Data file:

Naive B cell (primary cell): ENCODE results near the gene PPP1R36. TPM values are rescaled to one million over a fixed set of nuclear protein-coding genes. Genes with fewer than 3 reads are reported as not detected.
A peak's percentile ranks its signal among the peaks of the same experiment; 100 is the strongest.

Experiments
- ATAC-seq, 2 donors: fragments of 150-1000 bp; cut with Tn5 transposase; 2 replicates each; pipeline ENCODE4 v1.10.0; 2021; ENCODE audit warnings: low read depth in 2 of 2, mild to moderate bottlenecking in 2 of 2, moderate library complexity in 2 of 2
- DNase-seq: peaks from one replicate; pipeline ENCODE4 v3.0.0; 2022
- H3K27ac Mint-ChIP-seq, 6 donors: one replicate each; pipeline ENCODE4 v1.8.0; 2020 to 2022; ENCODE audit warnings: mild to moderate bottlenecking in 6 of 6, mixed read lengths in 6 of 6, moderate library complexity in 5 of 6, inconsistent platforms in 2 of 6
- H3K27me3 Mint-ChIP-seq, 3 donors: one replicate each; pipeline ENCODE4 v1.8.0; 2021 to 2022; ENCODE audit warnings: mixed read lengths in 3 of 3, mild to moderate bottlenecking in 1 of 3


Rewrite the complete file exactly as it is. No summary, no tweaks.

Naive B cell (primary cell): ENCODE results near the gene PPP1R36. TPM values are rescaled to one million over a fixed set of nuclear protein-coding genes. Genes with fewer than 3 reads are reported as not detected.
A peak's percentile ranks its signal among the peaks of the same experiment; 100 is the strongest.

Experiments
- ATAC-seq, 2 donors: fragments of 150-1000 bp; cut with Tn5 transposase; 2 replicates each; pipeline ENCODE4 v1.10.0; 2021; ENCODE audit warnings: low read depth in 2 of 2, mild to moderate bottlenecking in 2 of 2, moderate library complexity in 2 of 2
- DNase-seq: peaks from one replicate; pipeline ENCODE4 v3.0.0; 2022
- H3K27ac Mint-ChIP-seq, 6 donors: one replicate each; pipeline ENCODE4 v1.8.0; 2020 to 2022; ENCODE audit warnings: mild to moderate bottlenecking in 6 of 6, mixed read lengths in 6 of 6, moderate library complexity in 5 of 6, inconsistent platforms in 2 of 6
- H3K27me3 Mint-ChIP-seq, 3 donors: one replicate each; pipeline ENCODE4 v1.8.0; 2021 to 2022; ENCODE audit warnings: mixed read lengths in 3 of 3, mild to moderate bottlenecking in 1 of 3